More grain with wider lens???
Posted 02 November 2006 - 06:04 PM
Question: Is this a result of the 10MM lens? Does it being a 35MM format lens rather than a 16MM format lens have any effect???
I'm scratching me head over here...
Posted 02 November 2006 - 07:28 PM
it seems that pictures shot with a longer lens tend to mislead the eye in a way that you notice less "failures" like grain etc... but this might be as well a purely subjective opinion of my own...
The lens shouldn't affect the grain, if you exposed the same way like the rest there shouldn't be any difference in grain...
I'd analyze the shots as still pictures, zoom in on a shot with a longer lens and do the same thing with a 10mm shot, then put one a side another and look if there really is a difference in grain...
Posted 03 November 2006 - 08:17 AM
I'd like to add a couple of thoughts. Wide lens design is much more difficult than normal perspective lenses. The problem is that you're trying to squeeze much more information onto the film frame. We're taking both sides to the max, as well as top and bottom. That's a lot of complex lens design. I can't imagine the necessary formulae! I've spoken to lens designers at Panavision over the years, and they say that to design a perfect wide lens would almost be economically unfeasible--they can get very close, but generally something misses the mark. Holding perfect definition over the total area suffers. Contrast suffers. Flare becomes more of a problem. The rear exit pupil disperses light over a wider area and can cause internal reflections in the camera, etc.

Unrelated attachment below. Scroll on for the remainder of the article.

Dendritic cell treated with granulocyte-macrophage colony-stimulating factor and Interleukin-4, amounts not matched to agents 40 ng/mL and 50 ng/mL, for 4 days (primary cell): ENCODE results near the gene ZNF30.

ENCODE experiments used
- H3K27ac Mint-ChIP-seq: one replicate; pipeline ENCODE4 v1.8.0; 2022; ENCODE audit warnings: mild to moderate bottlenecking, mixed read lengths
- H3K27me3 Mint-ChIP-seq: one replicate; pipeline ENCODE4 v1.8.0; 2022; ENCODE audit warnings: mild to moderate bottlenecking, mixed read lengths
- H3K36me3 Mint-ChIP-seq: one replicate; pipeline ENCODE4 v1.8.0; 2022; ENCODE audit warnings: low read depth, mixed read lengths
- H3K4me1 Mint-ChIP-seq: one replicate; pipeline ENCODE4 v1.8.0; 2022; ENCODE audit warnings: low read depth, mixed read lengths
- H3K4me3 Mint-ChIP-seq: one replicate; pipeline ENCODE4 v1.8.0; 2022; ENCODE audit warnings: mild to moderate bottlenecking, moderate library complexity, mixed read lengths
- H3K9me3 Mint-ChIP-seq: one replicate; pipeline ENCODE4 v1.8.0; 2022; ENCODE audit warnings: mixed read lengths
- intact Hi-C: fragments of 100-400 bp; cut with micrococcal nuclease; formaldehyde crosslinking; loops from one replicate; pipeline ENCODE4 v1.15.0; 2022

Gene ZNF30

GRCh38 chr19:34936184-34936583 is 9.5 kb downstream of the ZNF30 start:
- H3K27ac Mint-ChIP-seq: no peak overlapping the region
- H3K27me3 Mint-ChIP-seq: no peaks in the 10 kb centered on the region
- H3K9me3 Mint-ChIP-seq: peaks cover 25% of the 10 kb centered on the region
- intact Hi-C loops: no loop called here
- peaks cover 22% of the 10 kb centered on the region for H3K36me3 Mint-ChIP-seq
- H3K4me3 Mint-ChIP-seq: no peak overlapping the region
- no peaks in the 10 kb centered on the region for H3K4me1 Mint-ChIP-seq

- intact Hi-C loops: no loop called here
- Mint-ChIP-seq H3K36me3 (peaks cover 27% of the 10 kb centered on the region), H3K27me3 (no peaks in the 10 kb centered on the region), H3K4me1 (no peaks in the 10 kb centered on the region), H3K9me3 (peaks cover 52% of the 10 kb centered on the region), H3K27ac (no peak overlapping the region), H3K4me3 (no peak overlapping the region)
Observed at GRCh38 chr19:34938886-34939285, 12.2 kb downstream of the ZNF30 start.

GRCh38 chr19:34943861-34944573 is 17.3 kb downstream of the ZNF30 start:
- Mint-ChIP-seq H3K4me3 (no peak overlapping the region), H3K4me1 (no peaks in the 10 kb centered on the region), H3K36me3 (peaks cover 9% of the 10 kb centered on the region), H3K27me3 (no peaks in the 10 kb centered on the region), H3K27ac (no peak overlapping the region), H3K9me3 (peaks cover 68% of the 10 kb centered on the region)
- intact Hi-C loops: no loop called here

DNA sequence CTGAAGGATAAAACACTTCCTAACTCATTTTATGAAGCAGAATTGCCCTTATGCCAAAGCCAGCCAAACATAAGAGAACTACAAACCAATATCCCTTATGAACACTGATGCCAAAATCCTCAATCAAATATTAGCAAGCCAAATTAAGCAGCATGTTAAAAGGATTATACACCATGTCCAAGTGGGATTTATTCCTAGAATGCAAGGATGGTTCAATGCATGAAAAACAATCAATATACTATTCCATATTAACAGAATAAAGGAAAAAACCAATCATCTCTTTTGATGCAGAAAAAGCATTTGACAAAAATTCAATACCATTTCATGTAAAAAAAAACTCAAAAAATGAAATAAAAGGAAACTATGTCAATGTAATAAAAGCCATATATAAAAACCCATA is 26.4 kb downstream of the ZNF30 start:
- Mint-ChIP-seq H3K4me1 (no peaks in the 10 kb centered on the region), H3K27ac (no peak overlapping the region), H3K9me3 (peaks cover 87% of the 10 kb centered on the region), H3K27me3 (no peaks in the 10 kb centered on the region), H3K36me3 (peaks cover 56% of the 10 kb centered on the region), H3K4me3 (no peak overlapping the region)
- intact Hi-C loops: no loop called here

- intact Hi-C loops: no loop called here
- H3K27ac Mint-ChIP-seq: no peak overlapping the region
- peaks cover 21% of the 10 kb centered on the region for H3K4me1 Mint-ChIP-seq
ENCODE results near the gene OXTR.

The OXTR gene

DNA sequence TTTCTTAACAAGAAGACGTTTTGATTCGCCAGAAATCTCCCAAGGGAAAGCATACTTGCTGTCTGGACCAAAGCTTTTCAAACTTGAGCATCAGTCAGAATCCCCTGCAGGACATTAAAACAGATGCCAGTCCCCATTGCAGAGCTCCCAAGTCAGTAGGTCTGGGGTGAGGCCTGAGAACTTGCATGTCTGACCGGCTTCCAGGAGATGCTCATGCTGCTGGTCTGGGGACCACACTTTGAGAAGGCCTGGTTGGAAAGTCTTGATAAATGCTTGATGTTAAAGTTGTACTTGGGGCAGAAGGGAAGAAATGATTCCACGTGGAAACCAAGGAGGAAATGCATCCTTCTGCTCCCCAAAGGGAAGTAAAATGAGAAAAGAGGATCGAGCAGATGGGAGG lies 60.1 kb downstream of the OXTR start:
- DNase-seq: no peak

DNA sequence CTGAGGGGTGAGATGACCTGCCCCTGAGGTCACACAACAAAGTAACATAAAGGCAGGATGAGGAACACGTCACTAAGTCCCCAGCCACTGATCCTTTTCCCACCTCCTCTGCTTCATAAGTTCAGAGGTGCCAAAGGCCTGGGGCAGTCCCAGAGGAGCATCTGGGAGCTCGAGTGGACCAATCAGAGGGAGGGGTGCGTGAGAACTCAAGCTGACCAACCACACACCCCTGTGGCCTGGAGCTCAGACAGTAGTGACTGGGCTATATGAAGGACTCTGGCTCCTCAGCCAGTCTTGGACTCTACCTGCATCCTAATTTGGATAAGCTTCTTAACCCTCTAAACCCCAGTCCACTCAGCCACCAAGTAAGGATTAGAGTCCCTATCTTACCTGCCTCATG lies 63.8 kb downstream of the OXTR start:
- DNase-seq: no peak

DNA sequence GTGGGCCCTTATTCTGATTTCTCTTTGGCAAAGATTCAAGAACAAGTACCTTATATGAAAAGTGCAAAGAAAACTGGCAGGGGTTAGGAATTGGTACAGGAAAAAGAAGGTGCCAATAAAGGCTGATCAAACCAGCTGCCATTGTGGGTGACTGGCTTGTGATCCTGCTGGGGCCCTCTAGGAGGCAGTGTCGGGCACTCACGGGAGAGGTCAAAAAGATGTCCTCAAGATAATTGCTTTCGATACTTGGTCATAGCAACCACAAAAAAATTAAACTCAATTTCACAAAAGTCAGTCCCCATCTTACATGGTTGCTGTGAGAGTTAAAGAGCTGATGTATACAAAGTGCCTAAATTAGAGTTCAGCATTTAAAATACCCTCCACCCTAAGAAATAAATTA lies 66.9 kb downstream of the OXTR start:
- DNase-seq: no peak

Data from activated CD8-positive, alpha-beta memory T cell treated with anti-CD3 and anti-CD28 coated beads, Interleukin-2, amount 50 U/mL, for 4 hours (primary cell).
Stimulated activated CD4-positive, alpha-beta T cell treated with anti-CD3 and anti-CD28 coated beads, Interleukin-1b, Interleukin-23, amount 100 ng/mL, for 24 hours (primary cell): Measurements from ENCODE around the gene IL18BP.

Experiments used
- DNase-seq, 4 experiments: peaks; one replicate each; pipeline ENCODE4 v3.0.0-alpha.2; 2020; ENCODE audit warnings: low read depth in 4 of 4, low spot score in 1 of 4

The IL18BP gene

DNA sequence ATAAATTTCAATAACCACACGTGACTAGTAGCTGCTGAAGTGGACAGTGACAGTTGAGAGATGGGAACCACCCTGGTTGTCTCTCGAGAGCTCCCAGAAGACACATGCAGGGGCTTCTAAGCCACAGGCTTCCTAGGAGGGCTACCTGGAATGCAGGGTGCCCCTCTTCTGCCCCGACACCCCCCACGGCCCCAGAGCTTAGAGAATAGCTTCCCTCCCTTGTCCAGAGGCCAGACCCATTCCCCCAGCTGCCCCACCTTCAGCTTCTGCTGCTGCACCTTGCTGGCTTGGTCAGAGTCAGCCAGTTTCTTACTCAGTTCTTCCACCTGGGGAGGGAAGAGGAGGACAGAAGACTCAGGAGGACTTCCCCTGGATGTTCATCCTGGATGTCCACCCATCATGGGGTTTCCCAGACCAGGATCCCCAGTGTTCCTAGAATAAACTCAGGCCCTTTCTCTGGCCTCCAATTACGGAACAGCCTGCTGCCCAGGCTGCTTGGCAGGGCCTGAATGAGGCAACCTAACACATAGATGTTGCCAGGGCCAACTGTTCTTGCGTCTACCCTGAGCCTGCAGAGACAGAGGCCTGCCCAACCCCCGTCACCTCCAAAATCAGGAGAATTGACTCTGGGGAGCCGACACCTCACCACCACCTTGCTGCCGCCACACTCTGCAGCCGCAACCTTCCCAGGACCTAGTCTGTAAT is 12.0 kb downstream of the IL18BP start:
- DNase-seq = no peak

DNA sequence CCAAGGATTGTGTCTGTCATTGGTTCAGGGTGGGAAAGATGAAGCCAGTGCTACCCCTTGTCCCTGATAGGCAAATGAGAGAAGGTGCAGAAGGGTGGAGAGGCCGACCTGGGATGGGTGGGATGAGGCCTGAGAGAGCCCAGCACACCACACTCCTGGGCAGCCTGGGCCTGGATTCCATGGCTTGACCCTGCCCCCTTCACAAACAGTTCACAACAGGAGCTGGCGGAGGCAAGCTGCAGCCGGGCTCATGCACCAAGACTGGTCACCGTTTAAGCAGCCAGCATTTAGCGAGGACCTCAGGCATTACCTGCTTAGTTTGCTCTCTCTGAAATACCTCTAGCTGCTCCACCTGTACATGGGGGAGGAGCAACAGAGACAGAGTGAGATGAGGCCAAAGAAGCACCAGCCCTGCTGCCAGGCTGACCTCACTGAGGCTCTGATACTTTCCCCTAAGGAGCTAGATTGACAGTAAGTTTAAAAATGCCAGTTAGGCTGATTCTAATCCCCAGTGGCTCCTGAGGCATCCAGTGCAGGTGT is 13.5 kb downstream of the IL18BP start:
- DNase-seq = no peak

Another aspect is finding focus. As you know, it's much more difficult to "hit" your focus point because of the depth of focus and our eyes' difficulty in distinguishing 7 ft from 8 ft, for example. This slight shift may be seen as grain to our eyes. Adding all of the negatives mentioned above might translate to a grainier look when compared with "normal "lenses.
I find that I need to check wide lenses with running film all the time. The normal film-in-motion pullback is greatly emphasized when using anything wider than 35mm in 35 format or 12mm in 16mm.
So, to summarize a long-winded post, I think there's just a difference in the look of wide lenses because of their inherent envelope-pushing design; I don't think the problem is anything you've done. Just make sure your focus is right on with these wider lenses by having it checked with moving film (important) on a collimator. Hope this helps a little!
Posted 03 November 2006 - 08:52 AM